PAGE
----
Hand, Foot & Mouth Disease loses momentum

Reports of new cases dwindle  but memories still fresh

By John Rogers /// News Editor

On day five of the Raft the Deschutes New Student Trip with College Outdoors, two students, a participant and a trip leader, came down with severe fevers. On day six, their fevers abated, only to be replaced by sore throats. One of the trip leaders also noticed sores on his hands but attributed them to “what he thought were blisters from rowing.” On day seven, it was clear that both students were not suffering from the flu or common cold. Sores covered both student’s hands and feet and their sore throats persisted. It was then that “another participant came forward and disclosed that [he] had hand, foot, and mouth disease about two weeks before.”

Upon their return, both students were sent to the Student Health Service, and the Directors at College Outdoors voiced their suspicion that the students were suffering from Hand, Foot & Mouth Disease. The SHS confirmed that suspicion and treated the two students.

According to the Center for Disease Control, HFMD, which most commonly affects young children, is characterized by “fever, painful sores in the mouth and a rash on the hands and feet.”

After the first sick students arrived from their NST, the SHS began seeing an influx of patients with similar symptoms.

Director of Student Health Services Bess Austin attributed the disease’s spread to its timing. Transmitted through saliva, mucus and liquid from the sores, the disease found a perfect breeding ground at the beginning of the school year.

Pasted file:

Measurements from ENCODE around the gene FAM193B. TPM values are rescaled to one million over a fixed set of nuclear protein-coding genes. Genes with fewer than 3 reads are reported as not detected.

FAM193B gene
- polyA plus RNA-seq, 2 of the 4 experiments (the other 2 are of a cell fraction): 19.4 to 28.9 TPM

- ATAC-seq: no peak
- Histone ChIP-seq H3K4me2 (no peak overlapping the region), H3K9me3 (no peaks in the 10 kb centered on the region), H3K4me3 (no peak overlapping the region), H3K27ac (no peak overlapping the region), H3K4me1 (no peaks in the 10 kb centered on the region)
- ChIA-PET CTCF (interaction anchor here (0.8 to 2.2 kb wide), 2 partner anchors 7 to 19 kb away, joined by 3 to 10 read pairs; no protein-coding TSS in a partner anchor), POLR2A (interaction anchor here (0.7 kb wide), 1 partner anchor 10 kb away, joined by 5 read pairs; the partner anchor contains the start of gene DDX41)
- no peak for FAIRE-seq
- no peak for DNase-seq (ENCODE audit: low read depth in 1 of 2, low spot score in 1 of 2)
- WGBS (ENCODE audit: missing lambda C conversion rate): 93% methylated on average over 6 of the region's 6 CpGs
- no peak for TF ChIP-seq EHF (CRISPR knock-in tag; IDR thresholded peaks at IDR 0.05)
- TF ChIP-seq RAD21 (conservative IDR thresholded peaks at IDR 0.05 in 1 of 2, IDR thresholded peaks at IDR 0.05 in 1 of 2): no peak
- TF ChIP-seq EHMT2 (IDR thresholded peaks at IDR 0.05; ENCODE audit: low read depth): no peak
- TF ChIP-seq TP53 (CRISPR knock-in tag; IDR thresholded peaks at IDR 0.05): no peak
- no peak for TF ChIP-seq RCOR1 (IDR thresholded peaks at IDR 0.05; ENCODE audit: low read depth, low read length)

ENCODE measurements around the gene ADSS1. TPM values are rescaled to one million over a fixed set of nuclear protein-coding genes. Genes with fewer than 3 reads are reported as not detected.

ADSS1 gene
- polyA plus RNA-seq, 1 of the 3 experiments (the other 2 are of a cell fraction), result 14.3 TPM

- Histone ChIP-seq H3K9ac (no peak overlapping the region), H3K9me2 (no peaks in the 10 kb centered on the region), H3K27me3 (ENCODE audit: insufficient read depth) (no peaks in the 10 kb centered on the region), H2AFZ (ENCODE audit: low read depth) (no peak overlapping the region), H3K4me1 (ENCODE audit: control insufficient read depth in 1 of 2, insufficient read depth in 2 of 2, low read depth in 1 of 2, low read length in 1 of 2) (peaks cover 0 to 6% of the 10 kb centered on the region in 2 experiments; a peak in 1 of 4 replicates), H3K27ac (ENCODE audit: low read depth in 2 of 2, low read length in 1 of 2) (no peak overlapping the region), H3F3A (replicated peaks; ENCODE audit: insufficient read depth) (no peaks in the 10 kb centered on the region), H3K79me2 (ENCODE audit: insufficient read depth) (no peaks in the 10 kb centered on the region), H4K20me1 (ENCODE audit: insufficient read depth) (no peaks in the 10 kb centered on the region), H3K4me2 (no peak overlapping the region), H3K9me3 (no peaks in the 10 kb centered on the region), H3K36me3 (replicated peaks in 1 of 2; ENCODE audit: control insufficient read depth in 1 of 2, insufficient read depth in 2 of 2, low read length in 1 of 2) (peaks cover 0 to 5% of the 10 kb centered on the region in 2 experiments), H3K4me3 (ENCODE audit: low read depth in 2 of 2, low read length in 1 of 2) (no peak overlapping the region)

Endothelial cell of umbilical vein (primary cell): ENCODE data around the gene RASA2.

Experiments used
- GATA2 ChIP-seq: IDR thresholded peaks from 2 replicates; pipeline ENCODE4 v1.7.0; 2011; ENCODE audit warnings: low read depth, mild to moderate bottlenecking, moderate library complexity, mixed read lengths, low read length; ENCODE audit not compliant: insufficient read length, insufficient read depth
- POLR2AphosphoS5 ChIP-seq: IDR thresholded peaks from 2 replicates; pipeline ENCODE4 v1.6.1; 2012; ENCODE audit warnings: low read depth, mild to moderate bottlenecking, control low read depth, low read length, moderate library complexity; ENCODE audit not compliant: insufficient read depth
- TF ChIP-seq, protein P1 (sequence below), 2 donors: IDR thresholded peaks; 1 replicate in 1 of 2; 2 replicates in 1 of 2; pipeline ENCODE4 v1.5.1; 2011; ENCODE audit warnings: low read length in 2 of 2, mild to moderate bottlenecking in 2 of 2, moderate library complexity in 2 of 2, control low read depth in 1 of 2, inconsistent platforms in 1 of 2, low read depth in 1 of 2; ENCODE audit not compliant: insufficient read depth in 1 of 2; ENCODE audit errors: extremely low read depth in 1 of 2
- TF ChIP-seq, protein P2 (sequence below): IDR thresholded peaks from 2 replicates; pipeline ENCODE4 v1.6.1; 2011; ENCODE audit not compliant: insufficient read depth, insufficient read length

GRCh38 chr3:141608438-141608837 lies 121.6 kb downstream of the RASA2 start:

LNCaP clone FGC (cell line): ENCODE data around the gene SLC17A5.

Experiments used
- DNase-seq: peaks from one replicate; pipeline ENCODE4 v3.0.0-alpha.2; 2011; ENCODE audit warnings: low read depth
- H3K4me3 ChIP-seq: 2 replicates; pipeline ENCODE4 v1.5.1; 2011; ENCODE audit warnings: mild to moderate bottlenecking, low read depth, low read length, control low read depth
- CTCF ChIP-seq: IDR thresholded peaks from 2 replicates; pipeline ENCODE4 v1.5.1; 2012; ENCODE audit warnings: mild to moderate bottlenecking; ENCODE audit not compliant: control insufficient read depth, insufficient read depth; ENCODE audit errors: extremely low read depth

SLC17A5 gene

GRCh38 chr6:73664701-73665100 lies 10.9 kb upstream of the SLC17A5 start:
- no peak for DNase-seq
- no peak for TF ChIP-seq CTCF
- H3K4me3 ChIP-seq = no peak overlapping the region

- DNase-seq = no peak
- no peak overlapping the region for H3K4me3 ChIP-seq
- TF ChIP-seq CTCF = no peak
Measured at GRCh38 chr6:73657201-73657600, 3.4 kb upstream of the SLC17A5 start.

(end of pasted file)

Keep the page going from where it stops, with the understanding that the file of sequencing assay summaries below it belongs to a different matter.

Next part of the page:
“It was NSO; everyone was coming back from summer vacation, sharing drinks and food,” Austin said.

Outbreaks of HFMD among college students, albeit unusual, are not unheard of. The University of Virginia and University of Wisconsin, Madison both experienced small outbreaks of HFMD in recent years.

Upon seeing the rate of infection, Austin contacted the Multnomah Health Department for advice. They told her not to worry and that “they did not track [HFMD]” due to its inconsequential nature. Although uncomfortable, the disease “isn’t a stepping stone to a serious complication like the flu,” Austin said.

With emergency measures deemed unnecessary, the SHS and the Office of Health Promotion and Wellness sent out an informational email to the student body, describing symptoms and preventative measures. Much of the fear stemmed from the disease’s unfamiliar name and plague-like symptoms.

Although those with the disease never had to fear for their lives, it certainly was not a walk in the park. A student, who asked to remain anonymous, described his experience.

After class on Tuesday, he fell ill with the usual sore throat, headache and fever. Over the next few days, his symptoms evolved. “One day I thought I had the flu, the next day strep throat, the next mono.” By Friday morning, he noticed “blister-like sores on my hands and feet, and finally realized it was HFMD.”

According to Austin, the worst is now over. The rate of infection appears to be on the decline since its climax during the first week of September.

Those who have avoided contracting the disease thus far likely have been exposed, but have the antibodies needed to protect themselves.Austin warned that cases might continue to appear throughout the semester. With an incubation period of “one day before you break out, until up to three weeks after [you] heal up,” it will be difficult to completely eradicate the virus from campus. However, she is unworried; if students maintain basic hygiene practices, the virus won’t have any means of spreading.

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